I hope you can now understand the principle of samatha meditation, namely the focussing of mind on one object without let or hindrance. The object should be your own body, an external thing or a wholesome thought. There are many objects you can choose from nature. Hindu or brahmin meditators have built many such samatha meditation practices. There are forty traditional methods of Buddhist samatha meditation.



The essence of the teaching of the Buddha is development of wisdom to be freed from suffering, dukkha. Things come and go, appear and disappear, arise and cease. Nothing is permanent. When we lose something we are sad. But if we can look at life and its vicissitudes with wisdom developed through bhavana, we shall see that things do not happen the way we want or like to happen according to some such thing as an impersonal law of nature. The realization of subjective impermanence or anicca, of unsatisfactoriness or dukkha and of impersonality or anatta of every phenomenon in the world can come only through wisdom or panna. This is vipassana or panna meditation.

An important aspect of vipassana meditation is to be mindfully aware (sati) of the four postures (iriyapatha) we adopt in everyday living: sitting, standing, walking or lying down. When seated, we should be aware we are sitting. When standing, be aware of standing, - as also when walking or lying down. To some this may appear simple and others may consider it pointless. But the mind, when aware of our postures, becomes the condition and forerunner for progress in meditation.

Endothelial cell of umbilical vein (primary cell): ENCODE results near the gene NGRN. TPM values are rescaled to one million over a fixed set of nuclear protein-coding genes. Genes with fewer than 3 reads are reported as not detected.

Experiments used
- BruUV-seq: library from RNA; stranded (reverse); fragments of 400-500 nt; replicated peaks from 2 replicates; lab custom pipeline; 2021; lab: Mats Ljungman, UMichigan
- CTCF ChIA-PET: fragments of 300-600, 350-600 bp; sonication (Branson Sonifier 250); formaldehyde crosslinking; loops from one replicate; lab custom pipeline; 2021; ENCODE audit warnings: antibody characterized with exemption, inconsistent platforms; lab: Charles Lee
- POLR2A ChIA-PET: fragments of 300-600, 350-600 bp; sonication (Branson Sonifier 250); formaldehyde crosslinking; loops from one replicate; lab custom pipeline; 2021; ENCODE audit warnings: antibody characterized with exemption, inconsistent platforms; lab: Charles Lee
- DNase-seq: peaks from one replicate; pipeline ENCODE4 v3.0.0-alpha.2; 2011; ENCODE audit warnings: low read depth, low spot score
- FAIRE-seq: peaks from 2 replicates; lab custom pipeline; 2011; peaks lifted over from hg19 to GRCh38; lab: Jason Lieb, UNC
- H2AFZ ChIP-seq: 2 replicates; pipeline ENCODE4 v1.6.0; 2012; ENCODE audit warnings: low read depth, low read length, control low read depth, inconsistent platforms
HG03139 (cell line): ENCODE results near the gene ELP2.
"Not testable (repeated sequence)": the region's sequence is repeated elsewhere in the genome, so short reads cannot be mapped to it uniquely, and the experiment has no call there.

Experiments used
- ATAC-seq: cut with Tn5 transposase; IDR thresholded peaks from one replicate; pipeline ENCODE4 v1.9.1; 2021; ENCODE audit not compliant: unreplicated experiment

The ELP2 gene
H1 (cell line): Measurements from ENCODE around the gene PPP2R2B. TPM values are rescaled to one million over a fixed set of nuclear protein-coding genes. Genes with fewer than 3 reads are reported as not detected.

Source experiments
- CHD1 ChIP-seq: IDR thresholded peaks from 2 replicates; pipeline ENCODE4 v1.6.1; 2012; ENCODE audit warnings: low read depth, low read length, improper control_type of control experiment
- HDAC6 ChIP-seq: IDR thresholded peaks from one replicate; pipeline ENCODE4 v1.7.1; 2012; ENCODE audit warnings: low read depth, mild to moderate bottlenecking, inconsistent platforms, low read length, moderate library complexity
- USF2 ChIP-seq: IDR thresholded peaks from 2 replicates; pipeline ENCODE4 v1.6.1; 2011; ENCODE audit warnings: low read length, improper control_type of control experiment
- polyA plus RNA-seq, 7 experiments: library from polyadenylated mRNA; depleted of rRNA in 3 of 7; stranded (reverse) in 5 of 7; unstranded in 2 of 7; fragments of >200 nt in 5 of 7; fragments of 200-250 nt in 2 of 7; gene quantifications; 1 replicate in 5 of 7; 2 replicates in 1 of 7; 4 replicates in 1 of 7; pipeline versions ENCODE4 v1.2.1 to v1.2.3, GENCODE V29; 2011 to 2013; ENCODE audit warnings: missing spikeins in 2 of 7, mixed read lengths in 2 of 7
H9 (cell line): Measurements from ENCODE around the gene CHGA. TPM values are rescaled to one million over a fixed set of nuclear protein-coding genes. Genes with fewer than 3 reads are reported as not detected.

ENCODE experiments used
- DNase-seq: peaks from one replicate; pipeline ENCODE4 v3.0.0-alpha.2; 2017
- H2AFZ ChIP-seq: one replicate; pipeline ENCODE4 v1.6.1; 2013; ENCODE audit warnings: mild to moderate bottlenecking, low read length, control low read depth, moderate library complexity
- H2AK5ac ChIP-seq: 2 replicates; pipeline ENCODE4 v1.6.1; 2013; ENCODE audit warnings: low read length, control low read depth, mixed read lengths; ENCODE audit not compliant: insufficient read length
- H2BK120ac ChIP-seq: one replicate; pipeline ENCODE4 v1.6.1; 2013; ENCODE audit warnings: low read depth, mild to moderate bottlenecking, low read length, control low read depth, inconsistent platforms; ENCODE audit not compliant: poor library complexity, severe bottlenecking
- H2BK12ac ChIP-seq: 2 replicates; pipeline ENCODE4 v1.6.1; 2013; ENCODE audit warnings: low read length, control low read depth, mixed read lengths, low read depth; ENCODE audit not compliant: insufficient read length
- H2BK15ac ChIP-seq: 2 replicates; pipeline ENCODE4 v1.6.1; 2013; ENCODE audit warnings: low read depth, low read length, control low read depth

Awareness of posture is not enough to advance in meditation. It is important to do our daily activities with awareness (satisampajanna) by gradual and regular training until awareness becomes automatic. Washing, eating, drinking, bathing dressing, going to the toilet etc. should be done mindfully and with awareness. When you drink a cup of tea which is on the table for example, be aware of stretching the arm... touching the cup... lifting it to your lips slanting the cup... drinking... keeping the cup back on the table... and finally removing your hand from the cup.

To practice vipassana meditation in the sitting posture bring the attention to the rising and falling movements of the abdomen. Make a mental note, "rising" for the upward movement and “falling” for the downward movement. When meditating in this way, if a thought arises, make a mental note "thinking, thinking”. After noting in this manner a few times, bring the mind back to the rise and fall of the abdominal movements. lf there is pain, note, "pain, pain". Watch the pain until it disappears. Do not try to get rid of the pain or want it to go away. If you feel the pain too uncomfortable, note that thought and mindfully change posture, noting, "changing, changing”. If you feel sleepy, lazy, happy or, have any other feeling, note them too, "sleepy, sleepy” or “lazy, lazy", or "happy, happy" etc. If you hear a sudden noise, note "hearing, hearing". Whenever you have finished and there is nothing to distract attention, return to the abdominal movements.